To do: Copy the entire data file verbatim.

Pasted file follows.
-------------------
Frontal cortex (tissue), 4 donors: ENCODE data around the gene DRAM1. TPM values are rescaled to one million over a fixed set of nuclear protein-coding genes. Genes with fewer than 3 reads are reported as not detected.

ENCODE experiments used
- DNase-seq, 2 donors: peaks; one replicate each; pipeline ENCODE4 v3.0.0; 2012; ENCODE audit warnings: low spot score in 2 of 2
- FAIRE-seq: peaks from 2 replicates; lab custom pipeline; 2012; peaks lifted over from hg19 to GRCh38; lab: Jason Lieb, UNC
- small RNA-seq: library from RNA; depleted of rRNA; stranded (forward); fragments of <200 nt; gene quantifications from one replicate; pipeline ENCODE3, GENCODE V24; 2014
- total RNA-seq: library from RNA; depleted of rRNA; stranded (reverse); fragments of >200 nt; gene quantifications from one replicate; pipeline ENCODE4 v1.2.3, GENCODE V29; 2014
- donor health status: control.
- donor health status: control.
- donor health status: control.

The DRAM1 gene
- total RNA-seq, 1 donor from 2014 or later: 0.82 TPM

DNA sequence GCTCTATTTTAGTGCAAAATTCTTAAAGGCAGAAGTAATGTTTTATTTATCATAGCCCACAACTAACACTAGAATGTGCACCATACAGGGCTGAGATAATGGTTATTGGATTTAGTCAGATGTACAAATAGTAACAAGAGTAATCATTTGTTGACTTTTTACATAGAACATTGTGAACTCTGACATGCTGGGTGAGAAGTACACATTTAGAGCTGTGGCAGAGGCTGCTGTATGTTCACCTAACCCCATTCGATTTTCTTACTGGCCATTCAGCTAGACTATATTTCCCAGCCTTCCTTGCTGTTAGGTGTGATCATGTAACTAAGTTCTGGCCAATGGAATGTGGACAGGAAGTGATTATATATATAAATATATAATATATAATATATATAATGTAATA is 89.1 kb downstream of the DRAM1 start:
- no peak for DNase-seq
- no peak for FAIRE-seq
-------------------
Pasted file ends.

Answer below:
Frontal cortex (tissue), 4 donors: ENCODE data around the gene DRAM1. TPM values are rescaled to one million over a fixed set of nuclear protein-coding genes. Genes with fewer than 3 reads are reported as not detected.

ENCODE experiments used
- DNase-seq, 2 donors: peaks; one replicate each; pipeline ENCODE4 v3.0.0; 2012; ENCODE audit warnings: low spot score in 2 of 2
- FAIRE-seq: peaks from 2 replicates; lab custom pipeline; 2012; peaks lifted over from hg19 to GRCh38; lab: Jason Lieb, UNC
- small RNA-seq: library from RNA; depleted of rRNA; stranded (forward); fragments of <200 nt; gene quantifications from one replicate; pipeline ENCODE3, GENCODE V24; 2014
- total RNA-seq: library from RNA; depleted of rRNA; stranded (reverse); fragments of >200 nt; gene quantifications from one replicate; pipeline ENCODE4 v1.2.3, GENCODE V29; 2014
- donor health status: control.
- donor health status: control.
- donor health status: control.

The DRAM1 gene
- total RNA-seq, 1 donor from 2014 or later: 0.82 TPM

DNA sequence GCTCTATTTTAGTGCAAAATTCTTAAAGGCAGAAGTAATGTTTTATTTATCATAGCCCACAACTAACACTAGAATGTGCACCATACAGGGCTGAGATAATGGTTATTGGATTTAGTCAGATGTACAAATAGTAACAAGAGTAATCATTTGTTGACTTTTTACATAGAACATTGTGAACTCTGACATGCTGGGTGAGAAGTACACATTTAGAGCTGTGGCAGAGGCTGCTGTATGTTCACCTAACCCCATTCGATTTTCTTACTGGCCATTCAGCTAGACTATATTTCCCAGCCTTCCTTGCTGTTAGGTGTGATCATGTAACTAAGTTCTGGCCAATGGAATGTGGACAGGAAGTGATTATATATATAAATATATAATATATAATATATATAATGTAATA is 89.1 kb downstream of the DRAM1 start:
- no peak for DNase-seq
- no peak for FAIRE-seq